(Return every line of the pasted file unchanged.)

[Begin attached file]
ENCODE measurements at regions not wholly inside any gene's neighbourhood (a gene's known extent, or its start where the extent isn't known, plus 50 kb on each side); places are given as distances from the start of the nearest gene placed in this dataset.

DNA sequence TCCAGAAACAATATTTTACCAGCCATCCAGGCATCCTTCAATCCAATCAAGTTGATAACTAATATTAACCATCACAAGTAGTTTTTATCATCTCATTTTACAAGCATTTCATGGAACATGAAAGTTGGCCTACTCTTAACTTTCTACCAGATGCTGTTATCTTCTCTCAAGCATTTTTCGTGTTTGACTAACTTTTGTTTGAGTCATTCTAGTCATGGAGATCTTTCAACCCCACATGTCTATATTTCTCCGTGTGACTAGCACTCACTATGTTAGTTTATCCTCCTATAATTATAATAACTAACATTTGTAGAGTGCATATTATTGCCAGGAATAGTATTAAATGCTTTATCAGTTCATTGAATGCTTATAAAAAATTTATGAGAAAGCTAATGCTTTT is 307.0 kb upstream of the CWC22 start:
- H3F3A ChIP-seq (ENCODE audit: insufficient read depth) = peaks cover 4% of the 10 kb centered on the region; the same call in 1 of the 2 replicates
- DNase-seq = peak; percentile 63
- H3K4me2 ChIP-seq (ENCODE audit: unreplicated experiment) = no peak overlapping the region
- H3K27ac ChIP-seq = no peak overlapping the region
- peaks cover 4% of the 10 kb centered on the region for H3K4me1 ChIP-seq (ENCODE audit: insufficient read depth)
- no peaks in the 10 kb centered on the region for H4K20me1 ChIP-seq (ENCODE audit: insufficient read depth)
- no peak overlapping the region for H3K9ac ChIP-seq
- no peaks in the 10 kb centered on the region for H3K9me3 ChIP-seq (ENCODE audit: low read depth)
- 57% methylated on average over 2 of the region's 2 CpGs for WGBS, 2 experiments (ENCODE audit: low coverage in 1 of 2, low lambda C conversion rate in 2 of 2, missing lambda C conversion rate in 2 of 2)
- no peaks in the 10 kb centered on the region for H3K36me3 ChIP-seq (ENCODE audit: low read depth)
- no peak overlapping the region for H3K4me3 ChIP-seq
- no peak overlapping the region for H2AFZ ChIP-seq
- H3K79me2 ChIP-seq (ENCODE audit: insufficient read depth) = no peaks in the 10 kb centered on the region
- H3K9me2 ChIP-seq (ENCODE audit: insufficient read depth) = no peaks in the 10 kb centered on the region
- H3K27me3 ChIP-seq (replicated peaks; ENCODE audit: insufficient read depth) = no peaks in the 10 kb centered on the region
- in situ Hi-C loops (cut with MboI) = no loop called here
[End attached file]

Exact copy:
ENCODE measurements at regions not wholly inside any gene's neighbourhood (a gene's known extent, or its start where the extent isn't known, plus 50 kb on each side); places are given as distances from the start of the nearest gene placed in this dataset.

DNA sequence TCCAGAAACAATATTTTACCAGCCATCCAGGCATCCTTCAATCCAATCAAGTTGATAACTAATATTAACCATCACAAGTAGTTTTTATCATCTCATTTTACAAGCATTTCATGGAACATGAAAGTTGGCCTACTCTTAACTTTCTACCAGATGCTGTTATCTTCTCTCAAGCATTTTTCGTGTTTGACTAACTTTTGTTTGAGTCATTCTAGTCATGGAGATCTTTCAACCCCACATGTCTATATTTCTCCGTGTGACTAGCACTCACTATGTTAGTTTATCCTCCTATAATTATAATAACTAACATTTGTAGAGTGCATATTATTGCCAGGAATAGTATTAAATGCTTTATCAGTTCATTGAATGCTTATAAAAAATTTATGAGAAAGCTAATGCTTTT is 307.0 kb upstream of the CWC22 start:
- H3F3A ChIP-seq (ENCODE audit: insufficient read depth) = peaks cover 4% of the 10 kb centered on the region; the same call in 1 of the 2 replicates
- DNase-seq = peak; percentile 63
- H3K4me2 ChIP-seq (ENCODE audit: unreplicated experiment) = no peak overlapping the region
- H3K27ac ChIP-seq = no peak overlapping the region
- peaks cover 4% of the 10 kb centered on the region for H3K4me1 ChIP-seq (ENCODE audit: insufficient read depth)
- no peaks in the 10 kb centered on the region for H4K20me1 ChIP-seq (ENCODE audit: insufficient read depth)
- no peak overlapping the region for H3K9ac ChIP-seq
- no peaks in the 10 kb centered on the region for H3K9me3 ChIP-seq (ENCODE audit: low read depth)
- 57% methylated on average over 2 of the region's 2 CpGs for WGBS, 2 experiments (ENCODE audit: low coverage in 1 of 2, low lambda C conversion rate in 2 of 2, missing lambda C conversion rate in 2 of 2)
- no peaks in the 10 kb centered on the region for H3K36me3 ChIP-seq (ENCODE audit: low read depth)
- no peak overlapping the region for H3K4me3 ChIP-seq
- no peak overlapping the region for H2AFZ ChIP-seq
- H3K79me2 ChIP-seq (ENCODE audit: insufficient read depth) = no peaks in the 10 kb centered on the region
- H3K9me2 ChIP-seq (ENCODE audit: insufficient read depth) = no peaks in the 10 kb centered on the region
- H3K27me3 ChIP-seq (replicated peaks; ENCODE audit: insufficient read depth) = no peaks in the 10 kb centered on the region
- in situ Hi-C loops (cut with MboI) = no loop called here